Monday, June 3, 2013

Book Review: Witch Twins by Adele Griffin

Written by: Adele Griffin
Published by: Open Road Young Readers
Release Date: January 29, 2013
Source: netgalley
Rating: 4 stars -- we enjoyed it!

Purchase: IndieBound | amazon | Barnes and Noble    Witch Twins

Synopsis:   Though identical on the outside, ten-year-old twins Claire and Luna Bundkin are as different on the inside as peaches and peanut butter. Claire is mischievous and Luna is a dreamer, but they do share a favorite hobby: witchcraft. Whether it’s making breakfast or washing dishes, there’s nothing a five-star witch can’t accomplish with a wave of her pinkie finger. But there are two strict rules: Don’t tell Mom, and don’t try any spells without Grandy—their magical grandmother—watching. When Claire and Luna’s father announces that he’s getting remarried to a loudmouthed Texas woman named Fluffy, the twins know they need to do something to stop the wedding. Fluffy wouldn't be a bad stepmother, but Claire and Luna know that she would lure their father to far-away Houston. A spell might be the only way to save their Dad, and they’ll try anything. Even if magic usually lands them in a pot of trouble.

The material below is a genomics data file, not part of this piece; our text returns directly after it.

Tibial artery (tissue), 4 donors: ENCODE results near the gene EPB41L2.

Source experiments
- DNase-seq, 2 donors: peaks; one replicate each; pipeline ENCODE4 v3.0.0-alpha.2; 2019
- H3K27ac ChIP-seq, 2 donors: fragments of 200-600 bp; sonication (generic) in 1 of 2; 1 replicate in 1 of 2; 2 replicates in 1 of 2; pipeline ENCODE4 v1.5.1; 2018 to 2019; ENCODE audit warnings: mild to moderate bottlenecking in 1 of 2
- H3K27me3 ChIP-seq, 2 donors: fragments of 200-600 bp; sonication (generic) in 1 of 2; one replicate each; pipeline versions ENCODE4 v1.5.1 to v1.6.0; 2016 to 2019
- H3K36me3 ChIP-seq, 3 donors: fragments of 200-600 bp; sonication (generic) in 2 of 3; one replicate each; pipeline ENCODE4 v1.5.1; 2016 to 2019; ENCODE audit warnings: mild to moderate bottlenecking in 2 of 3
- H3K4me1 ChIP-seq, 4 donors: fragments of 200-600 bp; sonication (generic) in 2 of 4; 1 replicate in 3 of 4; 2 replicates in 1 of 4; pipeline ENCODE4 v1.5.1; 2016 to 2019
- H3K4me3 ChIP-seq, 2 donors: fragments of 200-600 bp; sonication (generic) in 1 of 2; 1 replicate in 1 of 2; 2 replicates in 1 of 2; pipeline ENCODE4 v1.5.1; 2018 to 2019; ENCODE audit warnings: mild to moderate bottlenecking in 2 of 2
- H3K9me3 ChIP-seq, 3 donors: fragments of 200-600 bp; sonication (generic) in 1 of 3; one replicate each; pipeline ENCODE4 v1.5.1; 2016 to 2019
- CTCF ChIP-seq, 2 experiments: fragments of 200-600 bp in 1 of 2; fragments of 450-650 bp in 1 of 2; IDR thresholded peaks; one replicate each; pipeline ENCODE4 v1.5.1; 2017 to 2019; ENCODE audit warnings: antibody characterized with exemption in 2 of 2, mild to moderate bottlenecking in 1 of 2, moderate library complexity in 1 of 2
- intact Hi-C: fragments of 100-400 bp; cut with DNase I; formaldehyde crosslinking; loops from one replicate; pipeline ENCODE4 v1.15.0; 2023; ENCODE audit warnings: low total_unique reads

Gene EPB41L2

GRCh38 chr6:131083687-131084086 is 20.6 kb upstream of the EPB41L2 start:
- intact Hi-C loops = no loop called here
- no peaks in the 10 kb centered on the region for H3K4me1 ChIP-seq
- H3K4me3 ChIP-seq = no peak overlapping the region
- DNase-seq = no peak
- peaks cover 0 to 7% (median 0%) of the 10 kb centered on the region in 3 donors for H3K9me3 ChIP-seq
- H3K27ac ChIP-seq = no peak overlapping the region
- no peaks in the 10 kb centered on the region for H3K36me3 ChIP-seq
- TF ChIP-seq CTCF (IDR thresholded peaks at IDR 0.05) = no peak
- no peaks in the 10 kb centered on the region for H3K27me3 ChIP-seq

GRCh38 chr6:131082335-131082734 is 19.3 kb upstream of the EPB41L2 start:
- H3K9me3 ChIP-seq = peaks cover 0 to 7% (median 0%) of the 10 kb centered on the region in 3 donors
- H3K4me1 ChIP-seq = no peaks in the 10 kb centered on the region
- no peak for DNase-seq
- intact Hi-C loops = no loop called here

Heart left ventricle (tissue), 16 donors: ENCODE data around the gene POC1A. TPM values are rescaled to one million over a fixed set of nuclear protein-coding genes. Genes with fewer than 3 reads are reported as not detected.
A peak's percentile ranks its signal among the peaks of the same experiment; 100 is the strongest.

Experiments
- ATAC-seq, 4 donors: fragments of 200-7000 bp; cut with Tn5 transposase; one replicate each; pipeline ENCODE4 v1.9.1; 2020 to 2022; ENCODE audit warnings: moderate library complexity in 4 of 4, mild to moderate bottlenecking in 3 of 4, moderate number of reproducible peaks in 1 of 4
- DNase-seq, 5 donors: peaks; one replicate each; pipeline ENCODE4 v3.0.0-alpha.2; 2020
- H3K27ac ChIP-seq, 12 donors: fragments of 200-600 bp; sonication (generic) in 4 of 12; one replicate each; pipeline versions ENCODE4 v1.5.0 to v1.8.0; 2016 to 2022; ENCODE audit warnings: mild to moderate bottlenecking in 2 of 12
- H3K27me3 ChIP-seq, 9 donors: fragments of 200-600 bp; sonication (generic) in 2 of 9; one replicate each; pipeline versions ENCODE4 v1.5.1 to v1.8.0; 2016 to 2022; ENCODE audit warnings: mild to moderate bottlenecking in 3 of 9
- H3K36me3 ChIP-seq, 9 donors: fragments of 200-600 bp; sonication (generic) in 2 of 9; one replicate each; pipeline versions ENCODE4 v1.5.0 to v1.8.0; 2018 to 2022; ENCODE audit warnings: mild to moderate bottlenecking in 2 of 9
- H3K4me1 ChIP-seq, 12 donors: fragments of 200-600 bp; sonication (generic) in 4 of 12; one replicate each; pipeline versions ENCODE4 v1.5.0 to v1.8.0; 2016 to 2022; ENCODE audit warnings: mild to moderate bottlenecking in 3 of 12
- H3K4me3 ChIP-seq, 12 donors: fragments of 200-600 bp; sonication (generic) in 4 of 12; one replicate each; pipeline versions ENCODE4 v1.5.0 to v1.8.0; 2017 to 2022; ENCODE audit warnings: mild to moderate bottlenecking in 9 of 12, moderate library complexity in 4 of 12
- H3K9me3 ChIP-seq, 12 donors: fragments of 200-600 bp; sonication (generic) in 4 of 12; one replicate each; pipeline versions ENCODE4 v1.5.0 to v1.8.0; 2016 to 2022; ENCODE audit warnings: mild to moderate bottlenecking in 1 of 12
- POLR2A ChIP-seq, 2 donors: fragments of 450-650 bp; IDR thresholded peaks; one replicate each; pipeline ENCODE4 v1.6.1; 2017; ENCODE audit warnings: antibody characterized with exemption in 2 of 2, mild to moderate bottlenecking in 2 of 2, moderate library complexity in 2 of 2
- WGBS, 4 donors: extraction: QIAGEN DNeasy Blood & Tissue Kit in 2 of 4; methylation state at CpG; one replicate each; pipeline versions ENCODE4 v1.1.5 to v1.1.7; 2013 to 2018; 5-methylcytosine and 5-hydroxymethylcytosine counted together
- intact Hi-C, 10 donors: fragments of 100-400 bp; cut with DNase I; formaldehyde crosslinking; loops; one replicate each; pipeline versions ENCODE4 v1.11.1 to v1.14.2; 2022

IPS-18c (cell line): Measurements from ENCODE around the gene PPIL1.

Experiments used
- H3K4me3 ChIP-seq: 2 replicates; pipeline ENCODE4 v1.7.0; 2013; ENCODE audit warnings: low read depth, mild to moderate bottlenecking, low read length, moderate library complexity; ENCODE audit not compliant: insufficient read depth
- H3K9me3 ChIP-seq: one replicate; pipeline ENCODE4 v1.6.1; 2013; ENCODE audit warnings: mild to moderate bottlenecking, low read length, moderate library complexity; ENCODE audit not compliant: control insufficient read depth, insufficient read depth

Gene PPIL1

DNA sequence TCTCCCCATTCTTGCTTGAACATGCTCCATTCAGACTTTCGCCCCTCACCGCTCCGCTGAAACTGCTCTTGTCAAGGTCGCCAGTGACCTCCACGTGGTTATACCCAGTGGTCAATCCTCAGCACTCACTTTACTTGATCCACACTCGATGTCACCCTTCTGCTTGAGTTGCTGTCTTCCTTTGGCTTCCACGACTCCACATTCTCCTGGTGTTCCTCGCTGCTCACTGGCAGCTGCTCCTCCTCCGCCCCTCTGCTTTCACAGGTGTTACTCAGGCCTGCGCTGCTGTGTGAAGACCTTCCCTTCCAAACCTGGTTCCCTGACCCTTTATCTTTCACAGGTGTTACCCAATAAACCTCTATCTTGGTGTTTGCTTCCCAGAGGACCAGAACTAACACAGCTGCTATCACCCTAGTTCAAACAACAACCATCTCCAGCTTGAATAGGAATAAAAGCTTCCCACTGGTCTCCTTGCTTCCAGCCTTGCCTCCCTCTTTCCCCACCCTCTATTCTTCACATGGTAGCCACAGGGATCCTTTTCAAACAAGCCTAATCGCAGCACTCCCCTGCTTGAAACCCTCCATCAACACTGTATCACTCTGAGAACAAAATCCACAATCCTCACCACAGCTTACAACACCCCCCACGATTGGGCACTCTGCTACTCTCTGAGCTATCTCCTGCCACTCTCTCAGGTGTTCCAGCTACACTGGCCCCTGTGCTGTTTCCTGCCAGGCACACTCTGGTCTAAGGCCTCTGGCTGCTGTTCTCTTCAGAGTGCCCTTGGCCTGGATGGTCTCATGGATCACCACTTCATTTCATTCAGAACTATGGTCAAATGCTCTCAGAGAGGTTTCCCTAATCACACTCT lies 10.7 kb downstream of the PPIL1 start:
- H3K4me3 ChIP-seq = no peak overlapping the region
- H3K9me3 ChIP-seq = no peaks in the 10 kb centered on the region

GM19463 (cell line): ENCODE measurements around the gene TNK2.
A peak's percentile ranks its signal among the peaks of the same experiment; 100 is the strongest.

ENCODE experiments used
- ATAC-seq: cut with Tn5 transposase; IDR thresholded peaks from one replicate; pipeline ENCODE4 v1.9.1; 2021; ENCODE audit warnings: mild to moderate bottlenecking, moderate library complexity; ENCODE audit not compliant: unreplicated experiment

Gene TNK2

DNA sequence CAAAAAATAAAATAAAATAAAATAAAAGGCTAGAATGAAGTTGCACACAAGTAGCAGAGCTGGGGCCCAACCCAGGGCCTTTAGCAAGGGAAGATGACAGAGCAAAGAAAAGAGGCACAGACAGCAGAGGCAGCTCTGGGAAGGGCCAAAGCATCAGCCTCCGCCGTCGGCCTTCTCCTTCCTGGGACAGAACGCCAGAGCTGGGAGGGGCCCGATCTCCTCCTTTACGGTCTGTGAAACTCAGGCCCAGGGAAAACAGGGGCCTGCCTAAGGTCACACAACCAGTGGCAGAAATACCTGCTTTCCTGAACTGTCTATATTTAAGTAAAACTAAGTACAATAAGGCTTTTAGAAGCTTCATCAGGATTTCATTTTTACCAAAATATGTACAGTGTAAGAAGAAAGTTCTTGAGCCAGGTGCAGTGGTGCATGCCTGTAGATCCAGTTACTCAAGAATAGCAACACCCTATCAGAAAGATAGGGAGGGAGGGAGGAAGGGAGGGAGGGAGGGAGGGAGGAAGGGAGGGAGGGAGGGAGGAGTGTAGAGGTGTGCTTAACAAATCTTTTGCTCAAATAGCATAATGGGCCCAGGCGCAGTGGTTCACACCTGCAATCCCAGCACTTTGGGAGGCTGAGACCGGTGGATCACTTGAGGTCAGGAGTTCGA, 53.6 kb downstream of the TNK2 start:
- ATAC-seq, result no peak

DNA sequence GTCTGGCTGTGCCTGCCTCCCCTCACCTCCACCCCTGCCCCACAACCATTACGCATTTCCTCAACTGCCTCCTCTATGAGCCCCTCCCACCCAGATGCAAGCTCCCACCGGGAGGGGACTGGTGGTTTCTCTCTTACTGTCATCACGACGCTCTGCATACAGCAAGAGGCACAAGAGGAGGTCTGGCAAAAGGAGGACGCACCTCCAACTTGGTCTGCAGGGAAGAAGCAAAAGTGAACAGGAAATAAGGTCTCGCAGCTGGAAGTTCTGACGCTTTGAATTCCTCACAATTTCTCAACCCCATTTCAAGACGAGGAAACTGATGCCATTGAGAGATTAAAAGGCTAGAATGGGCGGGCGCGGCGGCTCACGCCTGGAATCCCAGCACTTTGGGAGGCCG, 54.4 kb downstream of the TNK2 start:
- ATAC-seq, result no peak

MundieTween read this book in only a few sittings. The plot line of Claire and Luna trying to stop the wedding (by using magic) was one she truly enjoyed. Grandy was one helpful character who gives the girls a lot of leeway for them to pursue trouble like allowing them out of her sight so they can use her spell book to cast an important wedding ruining spell. The results wilt flowers, make the food taste bad, and to make sure their father's fiancee does not say those two little words, "I do".

At the end of the story, there's a sweet twist, involving a character that the girls only heard of and who delivers a big surprise. This is such a sweet story and perfect for a tween who loves sibling mayhem plot lines. MundieTween is looking forward to reading Witch Twins: Camp Bliss, Witch Twins: Melody Malady and Witch Twins: The Ghost of Glen Bly, and I'm looking forward to her nose in a book this summer. A win-win for both parents and tweens!
I would be most content if my children grew up to be the kind of people who think decorating consists mostly of building enough bookshelves. ~ Anna Quindlen

Good children's literature appeals not only to
the child in the adult, but to the adult in the child.
~ Anonymous ~